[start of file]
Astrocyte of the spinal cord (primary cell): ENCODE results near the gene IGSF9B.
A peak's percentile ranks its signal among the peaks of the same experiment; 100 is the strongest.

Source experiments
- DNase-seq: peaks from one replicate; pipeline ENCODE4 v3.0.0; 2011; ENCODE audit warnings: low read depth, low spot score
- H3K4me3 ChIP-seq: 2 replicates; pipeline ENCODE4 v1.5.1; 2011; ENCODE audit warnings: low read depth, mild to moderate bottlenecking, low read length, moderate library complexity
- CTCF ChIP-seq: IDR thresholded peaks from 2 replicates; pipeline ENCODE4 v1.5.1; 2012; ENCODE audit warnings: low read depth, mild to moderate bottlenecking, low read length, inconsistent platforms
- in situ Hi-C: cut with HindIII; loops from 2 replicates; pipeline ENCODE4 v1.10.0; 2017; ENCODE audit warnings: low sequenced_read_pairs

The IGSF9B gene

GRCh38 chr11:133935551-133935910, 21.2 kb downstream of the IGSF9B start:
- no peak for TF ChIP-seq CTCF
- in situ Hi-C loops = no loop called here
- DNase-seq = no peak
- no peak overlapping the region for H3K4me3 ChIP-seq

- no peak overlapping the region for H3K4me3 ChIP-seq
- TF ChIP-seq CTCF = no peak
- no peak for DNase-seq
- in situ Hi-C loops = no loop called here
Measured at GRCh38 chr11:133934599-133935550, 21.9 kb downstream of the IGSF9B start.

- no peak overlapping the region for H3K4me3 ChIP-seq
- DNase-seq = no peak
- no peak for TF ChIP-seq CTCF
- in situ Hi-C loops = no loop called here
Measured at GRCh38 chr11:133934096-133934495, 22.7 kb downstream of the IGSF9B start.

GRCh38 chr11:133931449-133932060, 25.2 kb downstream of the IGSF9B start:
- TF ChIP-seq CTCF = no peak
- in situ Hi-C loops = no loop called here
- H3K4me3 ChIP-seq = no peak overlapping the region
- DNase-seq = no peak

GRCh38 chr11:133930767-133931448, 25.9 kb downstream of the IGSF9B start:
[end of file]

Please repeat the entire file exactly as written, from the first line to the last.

Astrocyte of the spinal cord (primary cell): ENCODE results near the gene IGSF9B.
A peak's percentile ranks its signal among the peaks of the same experiment; 100 is the strongest.

Source experiments
- DNase-seq: peaks from one replicate; pipeline ENCODE4 v3.0.0; 2011; ENCODE audit warnings: low read depth, low spot score
- H3K4me3 ChIP-seq: 2 replicates; pipeline ENCODE4 v1.5.1; 2011; ENCODE audit warnings: low read depth, mild to moderate bottlenecking, low read length, moderate library complexity
- CTCF ChIP-seq: IDR thresholded peaks from 2 replicates; pipeline ENCODE4 v1.5.1; 2012; ENCODE audit warnings: low read depth, mild to moderate bottlenecking, low read length, inconsistent platforms
- in situ Hi-C: cut with HindIII; loops from 2 replicates; pipeline ENCODE4 v1.10.0; 2017; ENCODE audit warnings: low sequenced_read_pairs

The IGSF9B gene

GRCh38 chr11:133935551-133935910, 21.2 kb downstream of the IGSF9B start:
- no peak for TF ChIP-seq CTCF
- in situ Hi-C loops = no loop called here
- DNase-seq = no peak
- no peak overlapping the region for H3K4me3 ChIP-seq

- no peak overlapping the region for H3K4me3 ChIP-seq
- TF ChIP-seq CTCF = no peak
- no peak for DNase-seq
- in situ Hi-C loops = no loop called here
Measured at GRCh38 chr11:133934599-133935550, 21.9 kb downstream of the IGSF9B start.

- no peak overlapping the region for H3K4me3 ChIP-seq
- DNase-seq = no peak
- no peak for TF ChIP-seq CTCF
- in situ Hi-C loops = no loop called here
Measured at GRCh38 chr11:133934096-133934495, 22.7 kb downstream of the IGSF9B start.

GRCh38 chr11:133931449-133932060, 25.2 kb downstream of the IGSF9B start:
- TF ChIP-seq CTCF = no peak
- in situ Hi-C loops = no loop called here
- H3K4me3 ChIP-seq = no peak overlapping the region
- DNase-seq = no peak

GRCh38 chr11:133930767-133931448, 25.9 kb downstream of the IGSF9B start: